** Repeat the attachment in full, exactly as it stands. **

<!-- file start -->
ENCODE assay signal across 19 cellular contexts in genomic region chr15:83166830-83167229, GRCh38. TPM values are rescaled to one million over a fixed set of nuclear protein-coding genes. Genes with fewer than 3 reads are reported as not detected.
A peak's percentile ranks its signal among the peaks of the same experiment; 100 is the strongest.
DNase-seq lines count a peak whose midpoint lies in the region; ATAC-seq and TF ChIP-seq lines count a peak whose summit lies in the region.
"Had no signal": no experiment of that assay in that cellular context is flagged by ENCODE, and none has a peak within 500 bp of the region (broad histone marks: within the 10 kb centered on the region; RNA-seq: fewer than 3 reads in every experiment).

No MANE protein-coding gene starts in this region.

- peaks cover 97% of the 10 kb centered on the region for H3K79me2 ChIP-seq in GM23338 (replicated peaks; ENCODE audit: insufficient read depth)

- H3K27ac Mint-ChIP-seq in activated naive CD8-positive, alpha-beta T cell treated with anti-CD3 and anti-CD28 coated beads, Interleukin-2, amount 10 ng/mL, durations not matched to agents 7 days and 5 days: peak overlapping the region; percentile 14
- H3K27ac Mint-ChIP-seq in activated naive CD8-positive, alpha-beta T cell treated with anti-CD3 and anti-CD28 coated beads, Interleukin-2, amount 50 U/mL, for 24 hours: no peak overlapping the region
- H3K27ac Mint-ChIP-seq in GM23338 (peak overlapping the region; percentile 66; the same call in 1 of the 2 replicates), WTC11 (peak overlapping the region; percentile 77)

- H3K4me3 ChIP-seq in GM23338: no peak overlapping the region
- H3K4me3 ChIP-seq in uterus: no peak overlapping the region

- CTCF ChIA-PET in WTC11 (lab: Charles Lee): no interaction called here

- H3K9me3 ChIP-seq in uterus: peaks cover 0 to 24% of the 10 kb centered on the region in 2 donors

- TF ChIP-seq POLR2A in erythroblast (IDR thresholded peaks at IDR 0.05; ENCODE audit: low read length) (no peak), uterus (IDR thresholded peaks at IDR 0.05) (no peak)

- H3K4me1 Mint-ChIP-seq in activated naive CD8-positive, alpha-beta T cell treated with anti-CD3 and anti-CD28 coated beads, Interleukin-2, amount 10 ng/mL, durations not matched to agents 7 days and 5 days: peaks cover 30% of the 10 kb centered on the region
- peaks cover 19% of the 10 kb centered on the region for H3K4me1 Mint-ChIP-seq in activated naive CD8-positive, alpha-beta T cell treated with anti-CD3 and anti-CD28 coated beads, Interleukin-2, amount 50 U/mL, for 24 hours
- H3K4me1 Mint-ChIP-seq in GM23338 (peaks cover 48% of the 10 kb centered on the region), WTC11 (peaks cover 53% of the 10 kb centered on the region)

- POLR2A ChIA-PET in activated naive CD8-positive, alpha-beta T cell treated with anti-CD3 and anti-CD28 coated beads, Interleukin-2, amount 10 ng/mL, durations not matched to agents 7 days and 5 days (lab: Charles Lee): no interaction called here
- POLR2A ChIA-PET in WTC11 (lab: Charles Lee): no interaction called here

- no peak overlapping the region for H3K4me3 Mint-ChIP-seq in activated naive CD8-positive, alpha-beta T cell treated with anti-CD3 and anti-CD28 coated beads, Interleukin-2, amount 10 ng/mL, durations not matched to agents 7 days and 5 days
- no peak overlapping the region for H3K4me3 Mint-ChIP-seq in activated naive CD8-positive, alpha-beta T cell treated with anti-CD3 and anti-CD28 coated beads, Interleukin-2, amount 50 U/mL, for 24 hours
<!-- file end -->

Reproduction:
ENCODE assay signal across 19 cellular contexts in genomic region chr15:83166830-83167229, GRCh38. TPM values are rescaled to one million over a fixed set of nuclear protein-coding genes. Genes with fewer than 3 reads are reported as not detected.
A peak's percentile ranks its signal among the peaks of the same experiment; 100 is the strongest.
DNase-seq lines count a peak whose midpoint lies in the region; ATAC-seq and TF ChIP-seq lines count a peak whose summit lies in the region.
"Had no signal": no experiment of that assay in that cellular context is flagged by ENCODE, and none has a peak within 500 bp of the region (broad histone marks: within the 10 kb centered on the region; RNA-seq: fewer than 3 reads in every experiment).

No MANE protein-coding gene starts in this region.

- peaks cover 97% of the 10 kb centered on the region for H3K79me2 ChIP-seq in GM23338 (replicated peaks; ENCODE audit: insufficient read depth)

- H3K27ac Mint-ChIP-seq in activated naive CD8-positive, alpha-beta T cell treated with anti-CD3 and anti-CD28 coated beads, Interleukin-2, amount 10 ng/mL, durations not matched to agents 7 days and 5 days: peak overlapping the region; percentile 14
- H3K27ac Mint-ChIP-seq in activated naive CD8-positive, alpha-beta T cell treated with anti-CD3 and anti-CD28 coated beads, Interleukin-2, amount 50 U/mL, for 24 hours: no peak overlapping the region
- H3K27ac Mint-ChIP-seq in GM23338 (peak overlapping the region; percentile 66; the same call in 1 of the 2 replicates), WTC11 (peak overlapping the region; percentile 77)

- H3K4me3 ChIP-seq in GM23338: no peak overlapping the region
- H3K4me3 ChIP-seq in uterus: no peak overlapping the region

- CTCF ChIA-PET in WTC11 (lab: Charles Lee): no interaction called here

- H3K9me3 ChIP-seq in uterus: peaks cover 0 to 24% of the 10 kb centered on the region in 2 donors

- TF ChIP-seq POLR2A in erythroblast (IDR thresholded peaks at IDR 0.05; ENCODE audit: low read length) (no peak), uterus (IDR thresholded peaks at IDR 0.05) (no peak)

- H3K4me1 Mint-ChIP-seq in activated naive CD8-positive, alpha-beta T cell treated with anti-CD3 and anti-CD28 coated beads, Interleukin-2, amount 10 ng/mL, durations not matched to agents 7 days and 5 days: peaks cover 30% of the 10 kb centered on the region
- peaks cover 19% of the 10 kb centered on the region for H3K4me1 Mint-ChIP-seq in activated naive CD8-positive, alpha-beta T cell treated with anti-CD3 and anti-CD28 coated beads, Interleukin-2, amount 50 U/mL, for 24 hours
- H3K4me1 Mint-ChIP-seq in GM23338 (peaks cover 48% of the 10 kb centered on the region), WTC11 (peaks cover 53% of the 10 kb centered on the region)

- POLR2A ChIA-PET in activated naive CD8-positive, alpha-beta T cell treated with anti-CD3 and anti-CD28 coated beads, Interleukin-2, amount 10 ng/mL, durations not matched to agents 7 days and 5 days (lab: Charles Lee): no interaction called here
- POLR2A ChIA-PET in WTC11 (lab: Charles Lee): no interaction called here

- no peak overlapping the region for H3K4me3 Mint-ChIP-seq in activated naive CD8-positive, alpha-beta T cell treated with anti-CD3 and anti-CD28 coated beads, Interleukin-2, amount 10 ng/mL, durations not matched to agents 7 days and 5 days
- no peak overlapping the region for H3K4me3 Mint-ChIP-seq in activated naive CD8-positive, alpha-beta T cell treated with anti-CD3 and anti-CD28 coated beads, Interleukin-2, amount 50 U/mL, for 24 hours